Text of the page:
Moving on from the town of Taos, we were off to explore close by Taos Pueblo…after which the adjacent town was named.  This is the Pueblo’s cemetery.  The ruin is the remnant of the original church of San Geronimo that was destroyed in the 1847 Taos Revolt.  The structure had been originally built in 1619 by forced labor.  Then it was partially destroyed in the 1680 Pueblo Revolt and then later rebuilt only to be destroyed again.

The Taos Pueblo people never turn strangers away from their doors because they place great value on courtesy and hospitality.  However, on All Souls’ Day, they spend a day with their families and close the village to any non-Native American.  Residents of the pueblo are only allowed to visit cemeteries on All Souls’ Day or on the day of someone’s burial.  Visitors are never allowed within cemetery boundaries.


         ·         The Pueblo Revolt of 1680 was an uprising of the Pueblo people against the Spanish Colonizers.  About 400 Spaniards were killed and the remaining 2,000 settlers were driven out of the area.  It was 12 years before the Spaniards reconquered the province.

         ·         The Taos Revolt of 1847 was a popular insurrection by Mexican and Pueblo allies against the United States’ occupation of present-day northern New Mexico.  While US troops were victorious the struggle did result in the New Mexico Territory forming with proper representation and recognition for the local citizenry through the Treaty of Guadalupe Hidalgo.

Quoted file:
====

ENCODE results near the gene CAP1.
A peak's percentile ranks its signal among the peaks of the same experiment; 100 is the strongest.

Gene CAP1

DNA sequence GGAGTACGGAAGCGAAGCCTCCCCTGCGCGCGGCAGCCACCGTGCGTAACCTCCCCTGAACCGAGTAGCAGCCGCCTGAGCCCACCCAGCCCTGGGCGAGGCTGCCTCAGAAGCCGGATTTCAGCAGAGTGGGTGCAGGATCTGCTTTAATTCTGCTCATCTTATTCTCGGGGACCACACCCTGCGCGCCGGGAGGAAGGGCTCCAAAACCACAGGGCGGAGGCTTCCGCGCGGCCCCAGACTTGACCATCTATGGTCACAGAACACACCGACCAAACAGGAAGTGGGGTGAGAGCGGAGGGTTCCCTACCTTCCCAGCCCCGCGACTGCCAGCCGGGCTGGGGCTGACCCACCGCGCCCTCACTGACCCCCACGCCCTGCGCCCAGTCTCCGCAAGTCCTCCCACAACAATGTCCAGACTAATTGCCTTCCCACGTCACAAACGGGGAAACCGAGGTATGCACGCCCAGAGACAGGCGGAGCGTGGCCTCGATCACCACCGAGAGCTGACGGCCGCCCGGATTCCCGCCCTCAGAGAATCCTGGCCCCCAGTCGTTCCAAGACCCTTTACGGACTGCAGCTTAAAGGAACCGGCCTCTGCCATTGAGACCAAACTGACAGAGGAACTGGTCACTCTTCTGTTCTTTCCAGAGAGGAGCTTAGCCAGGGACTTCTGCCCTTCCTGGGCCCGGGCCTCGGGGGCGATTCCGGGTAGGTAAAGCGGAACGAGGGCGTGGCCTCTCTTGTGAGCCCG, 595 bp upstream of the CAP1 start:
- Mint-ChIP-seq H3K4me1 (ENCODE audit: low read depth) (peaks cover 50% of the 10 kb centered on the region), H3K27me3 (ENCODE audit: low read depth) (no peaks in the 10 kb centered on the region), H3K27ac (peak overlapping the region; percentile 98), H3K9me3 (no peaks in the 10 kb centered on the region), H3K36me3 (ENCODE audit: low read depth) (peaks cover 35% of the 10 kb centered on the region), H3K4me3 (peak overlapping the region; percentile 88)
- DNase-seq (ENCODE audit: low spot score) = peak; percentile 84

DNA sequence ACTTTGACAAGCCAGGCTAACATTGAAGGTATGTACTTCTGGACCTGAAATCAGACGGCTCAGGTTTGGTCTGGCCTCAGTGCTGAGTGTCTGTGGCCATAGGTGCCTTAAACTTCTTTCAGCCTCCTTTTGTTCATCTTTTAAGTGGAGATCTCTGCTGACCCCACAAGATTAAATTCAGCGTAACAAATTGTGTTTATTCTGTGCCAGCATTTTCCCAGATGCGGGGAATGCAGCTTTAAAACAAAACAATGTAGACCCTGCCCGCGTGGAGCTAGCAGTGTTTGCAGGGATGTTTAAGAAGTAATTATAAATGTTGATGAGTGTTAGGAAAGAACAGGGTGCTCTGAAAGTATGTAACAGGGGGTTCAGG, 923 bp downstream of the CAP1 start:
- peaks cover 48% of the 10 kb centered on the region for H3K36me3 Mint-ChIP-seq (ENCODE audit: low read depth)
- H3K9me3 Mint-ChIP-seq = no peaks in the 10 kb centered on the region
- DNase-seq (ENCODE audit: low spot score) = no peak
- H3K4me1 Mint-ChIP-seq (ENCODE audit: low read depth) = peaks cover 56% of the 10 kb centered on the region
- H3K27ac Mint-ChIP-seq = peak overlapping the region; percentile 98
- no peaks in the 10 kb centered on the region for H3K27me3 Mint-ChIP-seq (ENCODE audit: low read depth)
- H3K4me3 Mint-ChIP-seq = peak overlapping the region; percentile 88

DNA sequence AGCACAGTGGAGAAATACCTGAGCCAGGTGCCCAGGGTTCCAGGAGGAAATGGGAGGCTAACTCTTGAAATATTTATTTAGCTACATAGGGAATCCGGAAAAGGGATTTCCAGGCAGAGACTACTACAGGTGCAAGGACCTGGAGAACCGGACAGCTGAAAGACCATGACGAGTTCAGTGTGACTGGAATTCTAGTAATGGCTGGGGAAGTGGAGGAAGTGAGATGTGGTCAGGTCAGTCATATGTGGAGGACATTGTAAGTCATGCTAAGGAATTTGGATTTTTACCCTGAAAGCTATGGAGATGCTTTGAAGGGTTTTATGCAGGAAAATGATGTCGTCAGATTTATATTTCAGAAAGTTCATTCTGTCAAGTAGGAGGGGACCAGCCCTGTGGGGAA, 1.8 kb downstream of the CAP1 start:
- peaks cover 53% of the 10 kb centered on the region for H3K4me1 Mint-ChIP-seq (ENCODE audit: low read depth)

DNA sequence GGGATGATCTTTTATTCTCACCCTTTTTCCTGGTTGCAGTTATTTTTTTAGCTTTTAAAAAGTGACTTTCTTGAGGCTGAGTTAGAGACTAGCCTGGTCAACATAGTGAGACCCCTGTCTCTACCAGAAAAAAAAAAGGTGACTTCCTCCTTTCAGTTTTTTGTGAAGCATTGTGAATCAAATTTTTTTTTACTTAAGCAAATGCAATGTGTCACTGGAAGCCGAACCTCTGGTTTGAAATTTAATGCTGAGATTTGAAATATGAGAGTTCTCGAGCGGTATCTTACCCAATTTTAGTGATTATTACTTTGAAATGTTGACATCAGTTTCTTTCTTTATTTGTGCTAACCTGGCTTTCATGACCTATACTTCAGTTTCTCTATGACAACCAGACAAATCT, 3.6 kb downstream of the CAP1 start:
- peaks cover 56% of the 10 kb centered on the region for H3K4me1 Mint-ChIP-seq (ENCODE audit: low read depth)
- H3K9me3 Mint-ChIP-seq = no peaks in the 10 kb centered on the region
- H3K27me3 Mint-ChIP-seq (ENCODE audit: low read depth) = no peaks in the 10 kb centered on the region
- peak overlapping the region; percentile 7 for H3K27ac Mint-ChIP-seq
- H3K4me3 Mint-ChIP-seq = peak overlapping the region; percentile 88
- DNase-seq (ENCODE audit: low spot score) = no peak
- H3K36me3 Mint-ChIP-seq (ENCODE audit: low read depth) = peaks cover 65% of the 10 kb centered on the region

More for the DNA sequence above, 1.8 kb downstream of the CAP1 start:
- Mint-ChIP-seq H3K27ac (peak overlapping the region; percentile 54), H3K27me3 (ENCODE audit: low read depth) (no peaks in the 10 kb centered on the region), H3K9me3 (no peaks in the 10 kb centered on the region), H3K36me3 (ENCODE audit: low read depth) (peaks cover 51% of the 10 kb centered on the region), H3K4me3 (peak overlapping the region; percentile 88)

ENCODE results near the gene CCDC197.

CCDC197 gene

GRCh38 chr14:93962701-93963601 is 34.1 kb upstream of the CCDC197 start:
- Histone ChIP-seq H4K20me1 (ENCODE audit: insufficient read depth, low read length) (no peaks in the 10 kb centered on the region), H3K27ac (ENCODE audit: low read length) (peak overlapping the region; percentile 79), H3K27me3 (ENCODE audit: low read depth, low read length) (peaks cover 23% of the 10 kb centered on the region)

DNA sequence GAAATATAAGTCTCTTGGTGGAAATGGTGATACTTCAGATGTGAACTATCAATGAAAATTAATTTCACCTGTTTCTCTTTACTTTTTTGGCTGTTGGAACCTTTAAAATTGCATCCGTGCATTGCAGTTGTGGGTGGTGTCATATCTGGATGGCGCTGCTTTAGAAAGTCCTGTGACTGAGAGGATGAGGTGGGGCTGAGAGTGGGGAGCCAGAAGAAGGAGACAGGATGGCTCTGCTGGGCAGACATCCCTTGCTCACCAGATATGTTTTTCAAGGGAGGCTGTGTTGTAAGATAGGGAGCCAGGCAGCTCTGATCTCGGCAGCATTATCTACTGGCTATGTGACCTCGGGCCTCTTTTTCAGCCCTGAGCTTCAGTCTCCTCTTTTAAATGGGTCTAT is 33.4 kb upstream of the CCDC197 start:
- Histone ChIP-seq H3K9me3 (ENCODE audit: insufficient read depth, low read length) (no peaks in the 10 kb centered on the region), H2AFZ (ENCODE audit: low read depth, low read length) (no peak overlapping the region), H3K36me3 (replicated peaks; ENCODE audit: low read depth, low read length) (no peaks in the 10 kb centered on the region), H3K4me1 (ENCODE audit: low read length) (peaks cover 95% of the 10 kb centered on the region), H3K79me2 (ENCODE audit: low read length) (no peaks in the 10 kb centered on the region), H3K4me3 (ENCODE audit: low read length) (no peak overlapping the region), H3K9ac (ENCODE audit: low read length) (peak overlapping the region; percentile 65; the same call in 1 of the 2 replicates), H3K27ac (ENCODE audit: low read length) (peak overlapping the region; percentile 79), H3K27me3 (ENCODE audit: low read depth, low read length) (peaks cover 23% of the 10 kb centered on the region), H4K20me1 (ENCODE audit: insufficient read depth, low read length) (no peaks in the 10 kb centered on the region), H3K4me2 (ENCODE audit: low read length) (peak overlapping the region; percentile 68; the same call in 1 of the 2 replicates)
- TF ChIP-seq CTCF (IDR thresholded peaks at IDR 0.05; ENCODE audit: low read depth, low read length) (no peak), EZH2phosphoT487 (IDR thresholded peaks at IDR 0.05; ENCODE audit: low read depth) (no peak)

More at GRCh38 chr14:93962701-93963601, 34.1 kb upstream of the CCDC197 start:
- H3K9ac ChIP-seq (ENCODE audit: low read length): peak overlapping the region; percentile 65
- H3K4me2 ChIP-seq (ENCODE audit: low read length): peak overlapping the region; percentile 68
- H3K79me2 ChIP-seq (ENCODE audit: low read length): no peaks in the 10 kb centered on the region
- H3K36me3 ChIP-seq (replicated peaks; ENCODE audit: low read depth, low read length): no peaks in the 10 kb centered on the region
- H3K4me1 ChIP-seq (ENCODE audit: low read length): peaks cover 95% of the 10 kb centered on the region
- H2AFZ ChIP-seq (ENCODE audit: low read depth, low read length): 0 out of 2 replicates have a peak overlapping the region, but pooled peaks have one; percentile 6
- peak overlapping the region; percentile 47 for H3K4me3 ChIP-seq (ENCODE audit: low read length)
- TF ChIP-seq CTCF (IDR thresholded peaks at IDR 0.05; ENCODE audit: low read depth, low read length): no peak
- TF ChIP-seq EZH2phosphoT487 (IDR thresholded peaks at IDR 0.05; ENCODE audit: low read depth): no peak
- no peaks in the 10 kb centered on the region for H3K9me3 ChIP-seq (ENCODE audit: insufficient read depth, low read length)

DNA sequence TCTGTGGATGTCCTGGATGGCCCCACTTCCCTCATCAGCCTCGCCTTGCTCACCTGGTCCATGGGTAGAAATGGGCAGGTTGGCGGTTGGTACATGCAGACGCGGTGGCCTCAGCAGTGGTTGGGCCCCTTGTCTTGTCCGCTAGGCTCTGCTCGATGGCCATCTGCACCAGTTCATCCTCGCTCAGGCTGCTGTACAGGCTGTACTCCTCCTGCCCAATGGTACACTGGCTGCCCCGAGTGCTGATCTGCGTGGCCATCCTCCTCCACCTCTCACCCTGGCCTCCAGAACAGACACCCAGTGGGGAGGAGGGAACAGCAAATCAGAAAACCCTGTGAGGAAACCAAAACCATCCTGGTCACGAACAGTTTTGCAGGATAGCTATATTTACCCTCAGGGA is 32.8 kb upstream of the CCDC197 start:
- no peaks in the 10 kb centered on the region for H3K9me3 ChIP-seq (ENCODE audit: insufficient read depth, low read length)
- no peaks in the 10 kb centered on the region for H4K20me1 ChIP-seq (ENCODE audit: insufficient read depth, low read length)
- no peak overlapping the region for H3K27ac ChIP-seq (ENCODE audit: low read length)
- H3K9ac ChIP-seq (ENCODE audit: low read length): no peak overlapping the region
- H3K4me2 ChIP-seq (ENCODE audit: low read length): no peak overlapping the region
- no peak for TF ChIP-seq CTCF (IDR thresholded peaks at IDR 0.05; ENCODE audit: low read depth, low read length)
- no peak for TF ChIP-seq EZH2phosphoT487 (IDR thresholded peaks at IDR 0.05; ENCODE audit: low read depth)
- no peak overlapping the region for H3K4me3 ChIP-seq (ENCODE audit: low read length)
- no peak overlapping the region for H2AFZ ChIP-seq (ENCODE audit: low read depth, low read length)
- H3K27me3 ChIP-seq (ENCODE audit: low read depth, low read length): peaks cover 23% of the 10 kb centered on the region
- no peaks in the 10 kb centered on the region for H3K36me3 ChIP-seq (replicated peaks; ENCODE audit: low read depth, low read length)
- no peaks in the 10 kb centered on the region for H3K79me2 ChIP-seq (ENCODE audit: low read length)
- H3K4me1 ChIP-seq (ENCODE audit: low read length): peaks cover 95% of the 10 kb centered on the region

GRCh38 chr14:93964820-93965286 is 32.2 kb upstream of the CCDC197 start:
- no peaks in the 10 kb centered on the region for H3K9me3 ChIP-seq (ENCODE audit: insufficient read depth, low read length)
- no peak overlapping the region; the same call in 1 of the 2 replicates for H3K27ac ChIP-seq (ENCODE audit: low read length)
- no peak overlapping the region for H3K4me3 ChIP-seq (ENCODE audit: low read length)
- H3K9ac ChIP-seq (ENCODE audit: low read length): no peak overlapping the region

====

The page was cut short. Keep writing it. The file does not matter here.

Catholicism was forced on the people of the Taos Pueblo by the Spanish in 1540.  It is the most practiced organized religion of the community.  The current San Geronimo church was built in 1859 and it is still used today for Sunday mass, weddings and other religious ceremonies.  This church is a great example of northern New Mexican architecture.  Its continual use alongside ceremonial kivas marks the continuation of traditional practices along with new ones… It’s said that the majority of Taos Indians still practice their ancient indigenous religion although 90% of them have been baptized in the Catholic Church.

FYI…a kiva is a room used by Pueblo peoples for rites and political meetings.  In most cases kivas are a large room that is circular and underground, and are used for spiritual ceremonies.

This is part of the Taos Pueblo.  This ancient home belongs to a Taos-speaking Native American tribe of Puebloan people.  The pueblo lies about a mile north of the modern city of Taos.  This pueblo is a member of the Eight Northern Pueblos and its one of the most private, secretive and conservative of all the pueblos.  Natives will not discuss their religious customs with outsiders, and since their language has never been written down, much of their culture is a mystery to the outside world.